More than one in three people age 65 or older falls each year. That amounts to about 1.6 million emergency room visits from older adults who sustain fall-related injuries. Though it may seem as if falls just happen, there are things you can do to reduce your loved one’s risk of falling and sustaining injuries that can greatly reduce their quality of life.
Dr. Mariana Dangiolo is a geriatrician at UCF Health and assistant professor of family medicine and geriatrics at UCF’s College of Medicine. She advises seniors and their families on steps to prevent falls. “There are many risk factors that play into someone’s likelihood of sustaining an injury due to a fall,” Dr. Dangiolo said. “But most of these things are outside of your control, such as their leg strength, balance and eyesight. What you can control is their living environment and ensuring that they are under the care of a geriatrician experienced in conducting medication reviews to see how medications or reactions between medications can cause dizziness or confusion.”
Dr. Dangiolo recommends making the following adjustments to an elder’s living environment to protect against falls:
Cut the clutter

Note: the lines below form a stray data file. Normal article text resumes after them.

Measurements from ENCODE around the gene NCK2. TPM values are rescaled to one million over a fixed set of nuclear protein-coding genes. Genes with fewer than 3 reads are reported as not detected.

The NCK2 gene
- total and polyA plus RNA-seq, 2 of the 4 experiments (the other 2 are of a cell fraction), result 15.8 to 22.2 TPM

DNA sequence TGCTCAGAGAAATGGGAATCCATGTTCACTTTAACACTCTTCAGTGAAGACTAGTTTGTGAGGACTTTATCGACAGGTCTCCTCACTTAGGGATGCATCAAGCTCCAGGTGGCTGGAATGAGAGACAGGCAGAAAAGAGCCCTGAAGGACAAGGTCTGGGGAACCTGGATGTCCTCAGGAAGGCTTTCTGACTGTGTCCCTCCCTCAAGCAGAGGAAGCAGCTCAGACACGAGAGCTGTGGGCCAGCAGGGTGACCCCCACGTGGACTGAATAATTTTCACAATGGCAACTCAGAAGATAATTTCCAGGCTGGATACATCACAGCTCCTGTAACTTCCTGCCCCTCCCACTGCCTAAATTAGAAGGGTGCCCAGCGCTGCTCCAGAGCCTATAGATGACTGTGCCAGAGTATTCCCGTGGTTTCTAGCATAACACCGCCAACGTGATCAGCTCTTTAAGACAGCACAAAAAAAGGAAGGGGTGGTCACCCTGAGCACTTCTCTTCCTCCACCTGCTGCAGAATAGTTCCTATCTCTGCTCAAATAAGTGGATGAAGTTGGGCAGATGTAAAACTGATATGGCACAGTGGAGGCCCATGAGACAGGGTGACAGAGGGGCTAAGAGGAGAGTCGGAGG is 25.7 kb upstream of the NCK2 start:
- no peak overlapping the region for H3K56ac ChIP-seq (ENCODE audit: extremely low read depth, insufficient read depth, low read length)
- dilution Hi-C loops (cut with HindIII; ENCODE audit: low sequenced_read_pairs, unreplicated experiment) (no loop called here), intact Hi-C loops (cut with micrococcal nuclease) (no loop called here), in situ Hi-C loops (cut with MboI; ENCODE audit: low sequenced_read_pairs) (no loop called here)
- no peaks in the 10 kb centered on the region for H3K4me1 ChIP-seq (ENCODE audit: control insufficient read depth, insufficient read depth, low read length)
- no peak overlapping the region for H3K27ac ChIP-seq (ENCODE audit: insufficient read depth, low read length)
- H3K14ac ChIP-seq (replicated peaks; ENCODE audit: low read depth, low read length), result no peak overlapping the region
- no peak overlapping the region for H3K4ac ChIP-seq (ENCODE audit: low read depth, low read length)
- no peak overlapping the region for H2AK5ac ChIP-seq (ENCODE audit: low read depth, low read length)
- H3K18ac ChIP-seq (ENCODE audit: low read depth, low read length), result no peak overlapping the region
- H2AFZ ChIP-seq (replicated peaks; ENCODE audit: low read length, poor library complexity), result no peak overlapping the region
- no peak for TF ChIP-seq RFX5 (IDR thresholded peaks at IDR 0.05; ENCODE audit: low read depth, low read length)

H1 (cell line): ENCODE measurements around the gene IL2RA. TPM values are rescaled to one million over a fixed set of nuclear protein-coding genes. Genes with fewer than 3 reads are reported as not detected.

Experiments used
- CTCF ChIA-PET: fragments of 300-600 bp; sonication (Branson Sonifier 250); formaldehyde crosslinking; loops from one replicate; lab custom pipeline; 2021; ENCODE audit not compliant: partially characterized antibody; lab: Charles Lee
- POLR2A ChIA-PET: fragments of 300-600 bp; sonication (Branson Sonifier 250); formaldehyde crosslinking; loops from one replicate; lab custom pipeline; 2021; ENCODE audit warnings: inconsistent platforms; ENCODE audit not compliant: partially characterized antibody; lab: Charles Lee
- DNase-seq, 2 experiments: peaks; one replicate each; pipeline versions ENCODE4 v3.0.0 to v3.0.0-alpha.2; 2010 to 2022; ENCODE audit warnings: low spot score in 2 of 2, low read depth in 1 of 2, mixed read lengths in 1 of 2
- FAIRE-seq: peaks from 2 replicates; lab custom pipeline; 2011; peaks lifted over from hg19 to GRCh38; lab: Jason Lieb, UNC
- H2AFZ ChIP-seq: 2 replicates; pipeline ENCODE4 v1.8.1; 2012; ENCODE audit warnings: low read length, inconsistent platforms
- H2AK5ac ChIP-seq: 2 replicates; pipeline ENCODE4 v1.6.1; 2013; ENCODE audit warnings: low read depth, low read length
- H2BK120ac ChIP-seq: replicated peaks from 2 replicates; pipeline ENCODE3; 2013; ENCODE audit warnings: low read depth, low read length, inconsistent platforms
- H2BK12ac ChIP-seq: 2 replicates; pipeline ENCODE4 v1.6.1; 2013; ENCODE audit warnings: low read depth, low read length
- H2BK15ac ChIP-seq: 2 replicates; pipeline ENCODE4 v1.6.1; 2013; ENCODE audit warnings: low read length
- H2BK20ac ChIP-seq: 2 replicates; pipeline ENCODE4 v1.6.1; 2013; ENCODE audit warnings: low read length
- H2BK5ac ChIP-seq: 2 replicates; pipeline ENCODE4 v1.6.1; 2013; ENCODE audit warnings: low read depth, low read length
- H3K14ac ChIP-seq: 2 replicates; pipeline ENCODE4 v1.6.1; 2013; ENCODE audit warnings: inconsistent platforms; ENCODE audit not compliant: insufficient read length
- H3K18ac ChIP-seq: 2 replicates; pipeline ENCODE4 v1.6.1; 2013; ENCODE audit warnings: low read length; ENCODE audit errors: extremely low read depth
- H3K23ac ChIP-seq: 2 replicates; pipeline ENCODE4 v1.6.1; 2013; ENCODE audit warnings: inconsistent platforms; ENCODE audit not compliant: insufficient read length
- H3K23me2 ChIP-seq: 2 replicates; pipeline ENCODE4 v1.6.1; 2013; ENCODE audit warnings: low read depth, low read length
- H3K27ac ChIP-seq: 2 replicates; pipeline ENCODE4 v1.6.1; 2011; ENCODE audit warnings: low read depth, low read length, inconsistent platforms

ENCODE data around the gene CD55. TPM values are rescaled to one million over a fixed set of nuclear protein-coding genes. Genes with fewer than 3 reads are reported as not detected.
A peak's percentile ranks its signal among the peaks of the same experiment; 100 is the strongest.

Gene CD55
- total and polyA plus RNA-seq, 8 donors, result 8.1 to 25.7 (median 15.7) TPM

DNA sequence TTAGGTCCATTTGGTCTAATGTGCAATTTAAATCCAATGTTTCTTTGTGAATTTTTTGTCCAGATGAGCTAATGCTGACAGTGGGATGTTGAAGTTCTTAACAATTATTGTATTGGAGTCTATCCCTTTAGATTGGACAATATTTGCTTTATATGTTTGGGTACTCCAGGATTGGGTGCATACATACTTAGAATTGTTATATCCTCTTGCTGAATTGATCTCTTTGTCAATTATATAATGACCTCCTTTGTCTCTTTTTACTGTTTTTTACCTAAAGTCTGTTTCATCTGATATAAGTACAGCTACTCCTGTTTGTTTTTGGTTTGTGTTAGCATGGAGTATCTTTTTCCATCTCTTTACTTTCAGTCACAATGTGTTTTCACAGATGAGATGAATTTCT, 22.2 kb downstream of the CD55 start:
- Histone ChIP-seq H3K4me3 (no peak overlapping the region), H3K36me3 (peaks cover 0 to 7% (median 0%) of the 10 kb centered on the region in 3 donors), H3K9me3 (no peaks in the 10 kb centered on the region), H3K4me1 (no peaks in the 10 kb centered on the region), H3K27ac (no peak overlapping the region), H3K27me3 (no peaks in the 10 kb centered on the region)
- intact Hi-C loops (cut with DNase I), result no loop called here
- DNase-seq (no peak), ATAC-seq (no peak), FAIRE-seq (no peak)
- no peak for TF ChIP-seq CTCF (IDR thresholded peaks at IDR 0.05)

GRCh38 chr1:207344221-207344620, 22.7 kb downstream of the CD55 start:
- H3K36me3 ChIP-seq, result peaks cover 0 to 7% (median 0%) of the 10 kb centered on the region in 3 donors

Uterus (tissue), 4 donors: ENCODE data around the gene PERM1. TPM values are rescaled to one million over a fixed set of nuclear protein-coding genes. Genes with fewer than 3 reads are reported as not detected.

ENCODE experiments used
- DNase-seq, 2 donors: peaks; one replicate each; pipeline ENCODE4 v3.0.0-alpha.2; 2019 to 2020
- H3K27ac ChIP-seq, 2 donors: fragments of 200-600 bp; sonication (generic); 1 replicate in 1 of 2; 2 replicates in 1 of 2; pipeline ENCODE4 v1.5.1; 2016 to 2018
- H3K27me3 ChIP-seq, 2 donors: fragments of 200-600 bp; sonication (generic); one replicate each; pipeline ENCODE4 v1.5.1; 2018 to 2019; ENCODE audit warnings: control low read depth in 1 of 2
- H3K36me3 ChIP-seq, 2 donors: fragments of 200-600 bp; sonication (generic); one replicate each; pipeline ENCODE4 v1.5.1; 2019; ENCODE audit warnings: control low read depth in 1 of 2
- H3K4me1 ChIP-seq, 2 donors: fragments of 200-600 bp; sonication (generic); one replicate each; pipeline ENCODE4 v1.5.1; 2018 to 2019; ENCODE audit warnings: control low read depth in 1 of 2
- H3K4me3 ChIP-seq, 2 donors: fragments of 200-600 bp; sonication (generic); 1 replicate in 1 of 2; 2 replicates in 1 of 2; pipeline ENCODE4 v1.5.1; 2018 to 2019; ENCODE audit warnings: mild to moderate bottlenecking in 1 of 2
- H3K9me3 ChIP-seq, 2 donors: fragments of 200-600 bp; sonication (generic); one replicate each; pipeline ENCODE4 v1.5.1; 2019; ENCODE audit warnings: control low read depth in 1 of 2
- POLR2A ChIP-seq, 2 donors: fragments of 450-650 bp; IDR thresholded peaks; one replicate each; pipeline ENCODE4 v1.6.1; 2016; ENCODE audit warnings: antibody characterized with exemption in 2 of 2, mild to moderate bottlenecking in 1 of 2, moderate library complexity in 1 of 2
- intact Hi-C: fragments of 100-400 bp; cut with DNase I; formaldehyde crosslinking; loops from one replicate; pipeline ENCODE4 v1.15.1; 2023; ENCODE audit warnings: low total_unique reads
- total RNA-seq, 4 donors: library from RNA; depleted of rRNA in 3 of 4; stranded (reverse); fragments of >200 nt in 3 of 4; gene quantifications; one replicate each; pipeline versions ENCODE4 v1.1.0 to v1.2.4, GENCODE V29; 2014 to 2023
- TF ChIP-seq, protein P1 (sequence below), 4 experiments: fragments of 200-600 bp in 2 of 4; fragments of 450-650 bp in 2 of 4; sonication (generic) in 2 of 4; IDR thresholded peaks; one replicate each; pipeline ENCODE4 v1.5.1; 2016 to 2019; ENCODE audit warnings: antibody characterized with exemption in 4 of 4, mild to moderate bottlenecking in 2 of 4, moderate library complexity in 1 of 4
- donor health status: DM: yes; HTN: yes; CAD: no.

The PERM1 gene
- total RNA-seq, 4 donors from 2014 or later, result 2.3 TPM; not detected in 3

Examine the pathways and stairways in the home. Don’t leave anything out that might be a trip hazard. Keep shoes in a closet or in a basket near the door.
Also, reorganize to make things easy to reach. Don’t put things on top shelves if the senior must use a stool or strain to reach the objects.
Beware of slippery spots
Bath mats and nonslip adhesive tape are inexpensive and easy to install in the bathroom and on stairs. Remove or tape down loose rugs that can be a trip hazard.
Leave on a light
Anyone can fall or miss a step if they can’t see where they’re going. Make sure there’s a light on at the top and bottom of all staircases and a nightlight in the bathroom.
Introduce a cane or walker
If your loved one needs an assistive device but is hesitant to start using one, help encourage them. Make sure walkers and scooters are fitted properly and that the user receives instruction on how to use the device properly.
It’s helpful for seniors to have a hand rail on both sides of a staircase. Also, install grab bars near the tub, shower and toilet and ensure they are securely attached to the wall.
Weekly Health Tips are brought to you by UCF Health, the College of Medicine’s physician practice. Offering primary and specialty care under one roof, UCF Health treats patients age 16 and up in primary care and age 18 and up for specialty care. Most major insurance plans are accepted. Two locations are now open: the original in East Orlando at Quadrangle and University boulevards just blocks from the main UCF campus, and the newest one in Medical City at Narcoossee Road and Tavistock Lakes Boulevard. Information for both facilities can be found at UCFHealth.com, or call (407) 266-DOCS to schedule an appointment.